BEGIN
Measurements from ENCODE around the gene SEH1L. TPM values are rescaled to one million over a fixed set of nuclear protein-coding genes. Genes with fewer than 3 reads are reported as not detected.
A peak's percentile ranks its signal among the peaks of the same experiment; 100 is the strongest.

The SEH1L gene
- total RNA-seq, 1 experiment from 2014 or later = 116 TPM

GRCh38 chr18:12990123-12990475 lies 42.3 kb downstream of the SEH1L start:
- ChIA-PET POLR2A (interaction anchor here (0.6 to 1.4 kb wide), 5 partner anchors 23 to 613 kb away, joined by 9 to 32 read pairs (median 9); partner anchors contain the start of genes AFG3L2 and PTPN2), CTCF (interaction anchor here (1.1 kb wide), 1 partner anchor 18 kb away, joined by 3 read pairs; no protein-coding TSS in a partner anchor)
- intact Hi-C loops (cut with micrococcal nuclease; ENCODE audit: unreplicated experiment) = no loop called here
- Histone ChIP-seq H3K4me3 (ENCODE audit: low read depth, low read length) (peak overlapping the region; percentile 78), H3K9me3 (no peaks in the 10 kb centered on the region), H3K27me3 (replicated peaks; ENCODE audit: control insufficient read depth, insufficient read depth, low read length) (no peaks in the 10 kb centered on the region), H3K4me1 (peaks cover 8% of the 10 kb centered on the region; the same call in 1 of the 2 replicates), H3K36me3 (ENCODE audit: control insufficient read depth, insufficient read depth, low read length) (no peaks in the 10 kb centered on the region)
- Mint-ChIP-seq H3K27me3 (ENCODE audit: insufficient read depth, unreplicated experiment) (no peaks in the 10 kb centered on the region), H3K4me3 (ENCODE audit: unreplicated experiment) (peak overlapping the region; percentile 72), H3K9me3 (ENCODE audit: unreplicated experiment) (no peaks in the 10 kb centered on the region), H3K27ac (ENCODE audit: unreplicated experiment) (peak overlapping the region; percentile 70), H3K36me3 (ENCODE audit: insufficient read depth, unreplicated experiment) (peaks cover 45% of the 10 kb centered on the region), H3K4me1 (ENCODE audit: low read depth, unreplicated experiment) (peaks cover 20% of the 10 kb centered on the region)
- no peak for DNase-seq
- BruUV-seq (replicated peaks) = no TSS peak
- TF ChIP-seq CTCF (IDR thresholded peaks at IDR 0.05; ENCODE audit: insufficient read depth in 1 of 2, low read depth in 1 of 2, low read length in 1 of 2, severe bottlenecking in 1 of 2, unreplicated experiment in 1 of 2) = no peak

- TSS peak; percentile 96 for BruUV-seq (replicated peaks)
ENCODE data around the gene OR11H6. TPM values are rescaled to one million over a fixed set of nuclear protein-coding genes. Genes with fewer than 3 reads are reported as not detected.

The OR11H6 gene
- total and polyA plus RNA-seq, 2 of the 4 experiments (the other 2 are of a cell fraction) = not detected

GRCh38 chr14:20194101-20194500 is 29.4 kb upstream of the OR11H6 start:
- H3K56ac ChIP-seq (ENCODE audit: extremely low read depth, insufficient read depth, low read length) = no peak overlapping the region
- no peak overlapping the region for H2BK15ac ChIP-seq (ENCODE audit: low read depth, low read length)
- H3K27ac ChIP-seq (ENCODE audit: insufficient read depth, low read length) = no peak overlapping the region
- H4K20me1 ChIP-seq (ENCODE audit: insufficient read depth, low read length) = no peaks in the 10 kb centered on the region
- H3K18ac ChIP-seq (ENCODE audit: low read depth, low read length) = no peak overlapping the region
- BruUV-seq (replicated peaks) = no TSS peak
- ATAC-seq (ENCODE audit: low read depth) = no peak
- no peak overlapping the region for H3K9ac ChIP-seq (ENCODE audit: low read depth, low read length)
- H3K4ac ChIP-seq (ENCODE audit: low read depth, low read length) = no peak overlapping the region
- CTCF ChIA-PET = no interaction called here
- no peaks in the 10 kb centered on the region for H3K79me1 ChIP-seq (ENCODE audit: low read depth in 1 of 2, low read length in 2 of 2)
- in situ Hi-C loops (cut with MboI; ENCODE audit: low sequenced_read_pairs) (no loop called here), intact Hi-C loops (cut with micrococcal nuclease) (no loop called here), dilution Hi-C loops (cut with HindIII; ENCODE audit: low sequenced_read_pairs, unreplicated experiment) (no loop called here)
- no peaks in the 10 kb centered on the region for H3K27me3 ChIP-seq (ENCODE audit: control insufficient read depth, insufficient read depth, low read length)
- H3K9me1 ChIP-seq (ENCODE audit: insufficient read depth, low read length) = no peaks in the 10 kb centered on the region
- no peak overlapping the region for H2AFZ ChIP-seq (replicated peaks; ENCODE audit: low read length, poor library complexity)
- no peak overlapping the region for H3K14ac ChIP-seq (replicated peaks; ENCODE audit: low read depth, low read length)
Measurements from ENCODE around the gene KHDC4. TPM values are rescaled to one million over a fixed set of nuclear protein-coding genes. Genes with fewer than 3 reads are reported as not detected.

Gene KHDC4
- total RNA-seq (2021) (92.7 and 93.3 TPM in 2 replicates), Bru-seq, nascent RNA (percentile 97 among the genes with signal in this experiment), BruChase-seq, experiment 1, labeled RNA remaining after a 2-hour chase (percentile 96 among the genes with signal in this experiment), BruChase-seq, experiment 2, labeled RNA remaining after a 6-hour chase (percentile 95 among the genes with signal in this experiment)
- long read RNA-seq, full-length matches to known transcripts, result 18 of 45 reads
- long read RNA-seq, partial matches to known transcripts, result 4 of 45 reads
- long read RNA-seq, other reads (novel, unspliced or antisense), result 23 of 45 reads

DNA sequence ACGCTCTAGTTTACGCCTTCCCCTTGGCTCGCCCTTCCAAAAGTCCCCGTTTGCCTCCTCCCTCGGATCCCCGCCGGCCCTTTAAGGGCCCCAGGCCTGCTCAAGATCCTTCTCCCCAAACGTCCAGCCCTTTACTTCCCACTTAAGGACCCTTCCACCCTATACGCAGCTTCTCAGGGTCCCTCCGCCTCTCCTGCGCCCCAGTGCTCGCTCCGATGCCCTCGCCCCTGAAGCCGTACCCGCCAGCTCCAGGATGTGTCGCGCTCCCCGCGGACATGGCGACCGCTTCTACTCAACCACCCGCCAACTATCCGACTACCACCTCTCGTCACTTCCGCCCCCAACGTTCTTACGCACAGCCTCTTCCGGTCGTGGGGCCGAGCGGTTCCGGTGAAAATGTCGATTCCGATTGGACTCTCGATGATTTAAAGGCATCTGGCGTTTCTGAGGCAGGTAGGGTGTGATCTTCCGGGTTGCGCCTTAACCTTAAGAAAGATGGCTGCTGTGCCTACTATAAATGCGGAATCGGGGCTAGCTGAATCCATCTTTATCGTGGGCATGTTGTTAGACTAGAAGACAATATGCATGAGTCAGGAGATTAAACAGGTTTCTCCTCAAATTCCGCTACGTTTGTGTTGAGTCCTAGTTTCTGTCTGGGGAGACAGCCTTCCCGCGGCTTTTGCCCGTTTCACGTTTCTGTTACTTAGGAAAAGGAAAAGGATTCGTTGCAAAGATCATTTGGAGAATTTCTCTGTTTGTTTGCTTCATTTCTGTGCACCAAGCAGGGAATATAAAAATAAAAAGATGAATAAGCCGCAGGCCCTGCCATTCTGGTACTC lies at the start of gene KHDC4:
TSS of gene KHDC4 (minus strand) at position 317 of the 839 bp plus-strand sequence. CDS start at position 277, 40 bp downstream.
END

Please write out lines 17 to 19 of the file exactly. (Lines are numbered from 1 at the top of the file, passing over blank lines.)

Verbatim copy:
GRCh38 chr14:20194101-20194500 is 29.4 kb upstream of the OR11H6 start:
- H3K56ac ChIP-seq (ENCODE audit: extremely low read depth, insufficient read depth, low read length) = no peak overlapping the region
- no peak overlapping the region for H2BK15ac ChIP-seq (ENCODE audit: low read depth, low read length)